During all of that time, however, it is not clear to me that the simple idea of considering the Recommendations contained in the 2005 & 2008 NIST Reports on the WTC 9-11 Incident ever saw the light of day within the BSI Technical Committee which drafted BS 9999.  The whole basis for the British Standard might have to be entirely re-examined … how awfully dreadful !?!


This amazing technical oversight has ensured that BS 9999 became inadequate on the very day that it was published.


Furthermore, although I had received assurances from certain people that British Standard 5588 : Part 8 would be properly incorporated into DD 9999 during the earlier stages of its development … in fact, this never happened.


Far too late in the drafting process, BS 5588 : Part 8 appears to have been shoe-horned into DD 9999.  The resulting disability-related texts in the new Standard are vague … and represent a step backwards from BS 5588 : Part 8.  And, there were many problems even with that earlier British Standard.


Finally, it has become blatantly obvious to me that nobody from BSI should ever again be allowed near the fire engineering terminology for any International or European Standards.  BSI has polluted the international terminology of fire engineering.


Let me give you an irritating example which has had a seriously adverse impact on fire safety in buildings, in many countries, down through the years …


The term Fire Door has no meaning, and should not be used … Not Ever … Never !


It still leads to endless confusion on building sites … and very poor construction.  It has been a disaster, in my own direct experience … and for everybody else associated with fire safety in buildings … including fire prevention officers in Local Authorities.


On the other hand, the term Fire Resisting Doorset / Shutter Assembly means:


‘ A doorset / shutter assembly, suitably installed or mounted on site, the function of which is to resist the passage of heat, smoke and flame for a specified time during a fire.’


A single concept … explained in simple language that anyone can understand.


I could go on about BSI and British Standards … but, I would rapidly bore myself to sleep !




Presentation at the CIB W14 Lund Meeting …


International Fire Engineering must – now – evolve as a direct result of the WTC 9-11 Incident in New York.  This necessary evolution has been delayed for far too long by selfish vested interests.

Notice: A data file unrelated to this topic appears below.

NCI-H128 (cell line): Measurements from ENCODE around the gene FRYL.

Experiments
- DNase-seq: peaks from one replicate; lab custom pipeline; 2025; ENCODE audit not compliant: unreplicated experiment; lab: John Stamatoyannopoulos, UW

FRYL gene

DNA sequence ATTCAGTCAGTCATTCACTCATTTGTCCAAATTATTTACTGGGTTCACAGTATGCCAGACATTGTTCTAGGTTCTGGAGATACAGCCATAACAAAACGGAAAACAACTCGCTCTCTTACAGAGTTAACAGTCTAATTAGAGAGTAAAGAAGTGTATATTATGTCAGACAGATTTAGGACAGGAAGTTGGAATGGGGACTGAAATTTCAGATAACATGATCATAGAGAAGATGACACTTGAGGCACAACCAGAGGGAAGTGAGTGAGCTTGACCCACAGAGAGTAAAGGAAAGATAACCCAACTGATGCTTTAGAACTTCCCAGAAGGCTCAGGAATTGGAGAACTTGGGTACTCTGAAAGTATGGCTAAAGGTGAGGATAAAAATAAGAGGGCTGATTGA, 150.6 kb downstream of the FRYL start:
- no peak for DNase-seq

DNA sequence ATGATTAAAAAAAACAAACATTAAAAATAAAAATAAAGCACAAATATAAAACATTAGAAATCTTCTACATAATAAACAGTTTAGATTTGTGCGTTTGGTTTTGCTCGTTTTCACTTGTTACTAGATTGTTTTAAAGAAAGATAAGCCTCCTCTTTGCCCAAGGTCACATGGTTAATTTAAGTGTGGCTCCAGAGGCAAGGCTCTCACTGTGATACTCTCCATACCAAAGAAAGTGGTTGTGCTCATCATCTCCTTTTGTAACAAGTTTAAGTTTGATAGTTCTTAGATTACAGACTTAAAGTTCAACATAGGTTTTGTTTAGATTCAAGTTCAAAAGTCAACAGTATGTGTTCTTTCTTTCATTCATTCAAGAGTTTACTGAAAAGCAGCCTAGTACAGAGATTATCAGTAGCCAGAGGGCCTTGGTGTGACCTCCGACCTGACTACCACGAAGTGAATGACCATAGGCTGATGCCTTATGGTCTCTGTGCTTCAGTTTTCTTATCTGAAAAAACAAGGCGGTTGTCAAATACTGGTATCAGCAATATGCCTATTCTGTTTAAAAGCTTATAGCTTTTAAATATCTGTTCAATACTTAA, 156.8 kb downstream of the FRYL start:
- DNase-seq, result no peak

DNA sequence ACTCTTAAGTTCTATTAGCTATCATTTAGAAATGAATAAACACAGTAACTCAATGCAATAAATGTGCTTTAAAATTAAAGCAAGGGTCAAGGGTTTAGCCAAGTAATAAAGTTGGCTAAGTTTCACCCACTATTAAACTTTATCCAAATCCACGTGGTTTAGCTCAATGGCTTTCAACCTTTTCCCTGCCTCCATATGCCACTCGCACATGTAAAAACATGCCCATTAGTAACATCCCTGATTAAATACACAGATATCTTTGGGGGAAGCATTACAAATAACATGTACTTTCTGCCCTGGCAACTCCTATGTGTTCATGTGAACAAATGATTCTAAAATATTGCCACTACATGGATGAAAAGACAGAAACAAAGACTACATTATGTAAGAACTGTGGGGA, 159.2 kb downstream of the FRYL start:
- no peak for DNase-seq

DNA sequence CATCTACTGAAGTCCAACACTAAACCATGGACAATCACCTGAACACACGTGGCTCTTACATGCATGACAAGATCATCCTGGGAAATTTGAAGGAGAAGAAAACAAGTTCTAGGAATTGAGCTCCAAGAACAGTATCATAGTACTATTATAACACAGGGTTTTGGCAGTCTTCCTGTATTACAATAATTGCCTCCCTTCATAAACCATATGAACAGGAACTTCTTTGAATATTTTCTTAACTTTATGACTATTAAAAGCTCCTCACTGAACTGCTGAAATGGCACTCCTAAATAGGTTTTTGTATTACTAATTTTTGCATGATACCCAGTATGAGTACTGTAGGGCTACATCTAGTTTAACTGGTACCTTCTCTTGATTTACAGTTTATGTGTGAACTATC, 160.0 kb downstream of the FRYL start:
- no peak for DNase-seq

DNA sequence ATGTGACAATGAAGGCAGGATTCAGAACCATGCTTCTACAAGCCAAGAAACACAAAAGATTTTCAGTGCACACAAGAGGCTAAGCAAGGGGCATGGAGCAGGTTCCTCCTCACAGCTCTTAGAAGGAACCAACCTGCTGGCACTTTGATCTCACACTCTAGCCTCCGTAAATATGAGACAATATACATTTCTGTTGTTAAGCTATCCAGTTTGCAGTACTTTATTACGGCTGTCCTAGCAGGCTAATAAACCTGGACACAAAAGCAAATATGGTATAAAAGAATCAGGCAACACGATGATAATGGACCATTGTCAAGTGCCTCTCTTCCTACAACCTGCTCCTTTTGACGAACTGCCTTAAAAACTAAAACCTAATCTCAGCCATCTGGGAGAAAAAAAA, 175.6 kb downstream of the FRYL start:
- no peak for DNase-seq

And it is essential that an Empirical and Rational Basis is clearly identified for the practice of Fire Engineering Design in the 21st Century, i.e. after 9-11.  Architects and Engineers, specifically, are desperately seeking reliable design guidance.



Colour image showing the Title Page (only) of CJ Walsh's Presentation: 'A Delayed Evolution in Fire Engineering ?', at the recent CIB W14 Meeting in Lund, Sweden. Originally scheduled for 2 Days, all commission business was efficiently completed on 23rd April 2009. Click to enlarge.

Colour image showing the Title Page (only) of CJ Walsh’s Presentation: ‘A Delayed Evolution in Fire Engineering ?’, at the recent CIB W14 Meeting in Lund, Sweden. Originally scheduled for 2 Days, all commission business was efficiently completed on 23rd April 2009. Click to enlarge.

 CJ Walsh’s CIB W14 Lund Presentation – PDF File (1.74Mb) 

Click to download the Full Presentation


The Recommendations of the 2005 & 2008 NIST Reports must, at the very least, be applied to the design of ‘High-Rise’, ‘Iconic’, ‘Critical Function’ & ‘Innovative Design’ Buildings.  In a previous post, dated 2009-01-13, I had proposed that the Recommendations should generally be applied to High-Rise Buildings of more than 7 or 8 storeys and Iconic Buildings of more than 2 storeys.  This is merely good fire engineering practice.


There are valuable lessons, from the NIST Reports, to be applied to the Fire Engineering Design of ALL buildings.  This is demonstrated in the Lund Presentation … and, for any ‘Doubting Thomas’ out there, the collapse of WTC Building 7 makes this absolutely obvious.


For a more detailed discussion about the WTC 9-11 Incident and to download the 2005 & 2008 NIST Reports, please visit this Page on our Support WebSite …


Extensive content relating to other key words and phrases in the Lund Presentation can be found elsewhere on the Site.




Importance of the CIB W14 Lund Meeting …


The discussion which followed my Lund Presentation was lively and very interesting.  This gave me an opportunity, throughout the rest of the meeting, to tweak the Proposed Future Work Programme of CIB W14 towards a more substantive consideration of the Recommendations from the 2 NIST Reports and the Continuing WTC Health Monitoring Studies.



Reluctantly … I will be the Project Leader for an International Team which will examine Fire-Induced Progressive Collapse over the next three years.


I will also be a Member of another Team which will examine Human Behaviour in Fire for a similar period.  At the meeting, I indicated that I will be concentrating on Fire Evacuation for People with Activity Limitations (2001 WHO ICF).  ‘People with Activity Limitations’ is translated into French as ‘Personnes à Performances Réduites’.



Another Page on CIB W14 : Fire Engineering will soon be added to this Technical Blog.